TCDL 2010

So here I am at the Texas Conference on Digital Libraries in Austin, TX. It’s an interesting crowd in attendance. There are about 110 of us (intimate compared to ALA) including lots of computer scientist from the looks of the list of attendees. And lots of suits in the audience this morning. Wonder if they’re really administrative types with computer science “roots”?

Keynote speaker this morning is Leslie Carr, senior lecturer in the Intelligence, Agents, and Multimedia Group in the School of Electronics and Computer Science at the University of Southhamton, on the directions IRs have taken in the UK, Europe, Australia, and the US. He suggests that, in UK there is greater emphasis and requirement for institutions to take responsibility for accounting for the federal, public research funds that they receive. There’s a national research assessment process. He doesn’t see that emphasis being made in the US. The response is/was for repositories to position themselves as providing a catalog of research output. The advantage of this is that it positions the repository at the heart of the institution. The disadvantage is that it diverts the repositories’ attention to their original goal of providing open access to research results.

I guess I disagree, from the perspective of the US, I think the assessment side goes hand in hand with providing open access to research results to the people who really paid for it, the taxpayers.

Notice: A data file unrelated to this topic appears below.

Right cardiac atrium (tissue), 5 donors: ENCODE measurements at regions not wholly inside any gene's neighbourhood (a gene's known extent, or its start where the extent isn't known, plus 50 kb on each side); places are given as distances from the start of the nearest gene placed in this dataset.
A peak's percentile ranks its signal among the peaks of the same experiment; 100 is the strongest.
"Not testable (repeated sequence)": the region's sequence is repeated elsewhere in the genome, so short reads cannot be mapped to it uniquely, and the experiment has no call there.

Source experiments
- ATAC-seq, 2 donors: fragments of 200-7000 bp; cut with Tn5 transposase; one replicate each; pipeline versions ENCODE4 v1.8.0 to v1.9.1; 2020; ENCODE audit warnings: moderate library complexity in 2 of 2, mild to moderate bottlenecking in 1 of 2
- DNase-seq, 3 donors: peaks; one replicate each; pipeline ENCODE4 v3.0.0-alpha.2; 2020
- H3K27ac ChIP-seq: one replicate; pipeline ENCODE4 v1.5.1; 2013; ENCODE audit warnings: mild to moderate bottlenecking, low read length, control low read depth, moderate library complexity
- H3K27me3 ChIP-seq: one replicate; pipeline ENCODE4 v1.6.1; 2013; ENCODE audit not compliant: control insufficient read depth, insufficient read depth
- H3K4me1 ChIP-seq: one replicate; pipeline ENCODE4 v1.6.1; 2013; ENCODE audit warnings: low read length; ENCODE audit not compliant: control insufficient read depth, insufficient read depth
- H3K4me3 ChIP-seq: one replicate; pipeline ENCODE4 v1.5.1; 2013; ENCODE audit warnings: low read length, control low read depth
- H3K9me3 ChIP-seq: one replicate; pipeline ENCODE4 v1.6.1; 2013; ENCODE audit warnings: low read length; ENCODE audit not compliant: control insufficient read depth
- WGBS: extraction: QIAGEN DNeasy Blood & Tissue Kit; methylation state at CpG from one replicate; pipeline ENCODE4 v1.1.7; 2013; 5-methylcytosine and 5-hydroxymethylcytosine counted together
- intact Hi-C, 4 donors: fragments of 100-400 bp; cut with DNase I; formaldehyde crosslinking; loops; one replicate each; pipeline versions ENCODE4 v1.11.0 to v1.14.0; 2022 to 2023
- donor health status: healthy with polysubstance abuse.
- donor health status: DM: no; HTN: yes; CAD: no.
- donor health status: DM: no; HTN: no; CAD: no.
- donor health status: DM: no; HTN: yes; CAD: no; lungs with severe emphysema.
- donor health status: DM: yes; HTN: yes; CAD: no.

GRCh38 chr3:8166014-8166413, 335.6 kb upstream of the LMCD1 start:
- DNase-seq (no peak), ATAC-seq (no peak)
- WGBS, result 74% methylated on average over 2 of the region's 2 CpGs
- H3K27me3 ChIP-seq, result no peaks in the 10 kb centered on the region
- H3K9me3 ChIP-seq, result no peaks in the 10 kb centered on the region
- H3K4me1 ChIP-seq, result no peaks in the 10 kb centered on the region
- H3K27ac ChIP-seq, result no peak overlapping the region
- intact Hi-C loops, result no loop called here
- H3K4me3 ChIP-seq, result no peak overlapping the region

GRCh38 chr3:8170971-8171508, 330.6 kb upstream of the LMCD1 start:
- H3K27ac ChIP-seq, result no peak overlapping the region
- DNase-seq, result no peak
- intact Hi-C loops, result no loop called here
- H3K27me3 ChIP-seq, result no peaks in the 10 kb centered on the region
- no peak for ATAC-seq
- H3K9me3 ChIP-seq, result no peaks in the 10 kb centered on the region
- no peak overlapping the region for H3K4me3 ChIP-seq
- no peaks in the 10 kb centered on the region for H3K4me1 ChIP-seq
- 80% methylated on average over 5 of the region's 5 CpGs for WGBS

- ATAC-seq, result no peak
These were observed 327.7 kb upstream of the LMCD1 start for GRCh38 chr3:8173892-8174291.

Interesting closing idea, that librarians are mediating new practices, e.g. the creation of repositories, open access, and science 2.0, at the same time they are enforcing historic norms like copyright, privacy, and intellectual property.

Monday, March 01, 2010

Research tip

I have found a wonderful new icon in the Adobe Acrobat Reader (at least I think that's where it originates). I've been searching for publications in online databases and when I find an article I usually want to not only add it to my zotero library but I also want to download a copy for reading later. Now adding a citation to my zotero library has always been easy since I use version 2.0 that syncs between my computer at work and my laptop. But in order to have copies of the articles themselves on my laptop in the past I've saved a copy of the pdf to my hard drive at work then opened up an email and attached the article to it so I can open it on my laptop and download it. I know that doesn't sound all that cumbersome but it is. Now, however, with this new little icon in pdf docs I can email a copy of the pdf to myself without having to go to the trouble of downloading it, opening an email message, and attaching the file. I just click the 'email' icon within Acrobat, enter my email address, select the option to attach a copy of the article and hit send. It's almost as good as sliced bread!